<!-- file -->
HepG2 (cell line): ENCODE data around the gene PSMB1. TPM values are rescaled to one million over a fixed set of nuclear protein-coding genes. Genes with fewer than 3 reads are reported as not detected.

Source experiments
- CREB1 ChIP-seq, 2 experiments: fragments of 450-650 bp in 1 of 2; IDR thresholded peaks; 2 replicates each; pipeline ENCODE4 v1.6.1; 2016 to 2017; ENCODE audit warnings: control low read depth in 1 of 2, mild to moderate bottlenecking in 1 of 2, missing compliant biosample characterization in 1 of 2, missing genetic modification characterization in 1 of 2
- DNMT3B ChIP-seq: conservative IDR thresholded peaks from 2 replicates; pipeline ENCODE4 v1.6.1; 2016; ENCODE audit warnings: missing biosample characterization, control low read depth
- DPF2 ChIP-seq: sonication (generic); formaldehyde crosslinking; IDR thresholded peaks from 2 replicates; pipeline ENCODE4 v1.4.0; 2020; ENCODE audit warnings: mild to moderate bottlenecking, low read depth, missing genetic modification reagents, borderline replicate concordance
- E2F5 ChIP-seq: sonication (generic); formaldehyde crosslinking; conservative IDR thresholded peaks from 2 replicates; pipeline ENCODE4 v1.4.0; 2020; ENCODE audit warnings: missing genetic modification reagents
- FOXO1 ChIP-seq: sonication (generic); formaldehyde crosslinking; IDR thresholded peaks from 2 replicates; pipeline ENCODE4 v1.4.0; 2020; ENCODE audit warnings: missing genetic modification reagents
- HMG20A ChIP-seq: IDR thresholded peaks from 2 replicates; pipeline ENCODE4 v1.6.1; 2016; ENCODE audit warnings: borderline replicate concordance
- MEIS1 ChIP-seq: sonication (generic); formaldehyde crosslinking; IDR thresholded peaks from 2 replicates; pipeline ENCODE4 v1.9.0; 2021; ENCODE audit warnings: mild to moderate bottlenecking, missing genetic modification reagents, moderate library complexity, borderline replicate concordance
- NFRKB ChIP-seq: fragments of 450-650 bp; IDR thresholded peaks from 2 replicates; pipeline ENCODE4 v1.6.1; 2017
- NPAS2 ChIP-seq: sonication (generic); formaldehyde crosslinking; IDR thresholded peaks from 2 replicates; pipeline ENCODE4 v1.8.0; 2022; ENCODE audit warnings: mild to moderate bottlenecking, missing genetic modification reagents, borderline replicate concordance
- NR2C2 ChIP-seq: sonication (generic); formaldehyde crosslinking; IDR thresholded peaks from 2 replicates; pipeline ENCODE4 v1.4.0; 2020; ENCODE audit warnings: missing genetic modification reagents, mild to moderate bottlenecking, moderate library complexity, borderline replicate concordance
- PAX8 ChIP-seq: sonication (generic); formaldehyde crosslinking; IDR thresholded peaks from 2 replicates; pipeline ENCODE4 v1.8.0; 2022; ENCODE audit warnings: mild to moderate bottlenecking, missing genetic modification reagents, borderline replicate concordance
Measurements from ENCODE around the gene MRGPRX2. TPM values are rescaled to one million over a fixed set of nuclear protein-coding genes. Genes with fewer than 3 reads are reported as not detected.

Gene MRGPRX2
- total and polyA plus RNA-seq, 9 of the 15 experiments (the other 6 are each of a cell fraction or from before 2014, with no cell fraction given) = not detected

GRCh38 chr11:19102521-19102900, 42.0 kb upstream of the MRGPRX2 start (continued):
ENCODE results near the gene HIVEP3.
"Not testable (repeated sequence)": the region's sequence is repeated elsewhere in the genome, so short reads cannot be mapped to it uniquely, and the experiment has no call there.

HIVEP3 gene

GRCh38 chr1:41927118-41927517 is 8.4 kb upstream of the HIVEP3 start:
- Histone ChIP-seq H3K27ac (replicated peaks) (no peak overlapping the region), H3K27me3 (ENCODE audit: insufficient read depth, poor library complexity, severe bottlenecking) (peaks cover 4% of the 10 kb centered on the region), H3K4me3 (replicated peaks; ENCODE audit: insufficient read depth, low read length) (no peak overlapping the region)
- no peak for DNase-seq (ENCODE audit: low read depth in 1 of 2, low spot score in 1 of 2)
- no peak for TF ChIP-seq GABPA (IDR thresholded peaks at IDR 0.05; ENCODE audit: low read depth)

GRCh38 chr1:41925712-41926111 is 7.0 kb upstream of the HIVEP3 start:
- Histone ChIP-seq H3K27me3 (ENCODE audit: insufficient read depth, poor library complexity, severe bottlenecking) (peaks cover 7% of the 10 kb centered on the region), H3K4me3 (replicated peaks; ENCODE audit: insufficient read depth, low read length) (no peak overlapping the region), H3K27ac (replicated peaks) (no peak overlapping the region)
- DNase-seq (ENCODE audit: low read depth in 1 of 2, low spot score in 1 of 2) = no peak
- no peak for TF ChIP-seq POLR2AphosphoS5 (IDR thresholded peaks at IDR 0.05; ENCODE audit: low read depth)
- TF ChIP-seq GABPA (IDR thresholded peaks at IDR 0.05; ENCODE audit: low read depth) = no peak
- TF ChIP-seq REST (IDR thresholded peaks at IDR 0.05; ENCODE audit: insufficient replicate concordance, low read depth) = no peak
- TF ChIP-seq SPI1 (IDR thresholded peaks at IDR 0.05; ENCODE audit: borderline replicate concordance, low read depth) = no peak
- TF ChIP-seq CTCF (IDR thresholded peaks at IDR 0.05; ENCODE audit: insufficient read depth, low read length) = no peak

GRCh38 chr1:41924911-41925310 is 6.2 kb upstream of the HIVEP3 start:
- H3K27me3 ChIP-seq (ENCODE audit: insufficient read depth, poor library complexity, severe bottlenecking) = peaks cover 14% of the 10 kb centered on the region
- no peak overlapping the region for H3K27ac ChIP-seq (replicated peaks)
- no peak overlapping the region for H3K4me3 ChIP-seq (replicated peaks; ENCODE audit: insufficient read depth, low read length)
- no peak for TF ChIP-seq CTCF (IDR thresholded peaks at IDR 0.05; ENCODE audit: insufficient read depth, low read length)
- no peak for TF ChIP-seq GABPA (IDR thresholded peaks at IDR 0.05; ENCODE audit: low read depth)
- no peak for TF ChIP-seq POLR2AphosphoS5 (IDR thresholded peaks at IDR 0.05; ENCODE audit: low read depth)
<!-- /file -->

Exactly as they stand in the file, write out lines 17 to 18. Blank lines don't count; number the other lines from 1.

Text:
GRCh38 chr11:19102521-19102900, 42.0 kb upstream of the MRGPRX2 start (continued):
ENCODE results near the gene HIVEP3.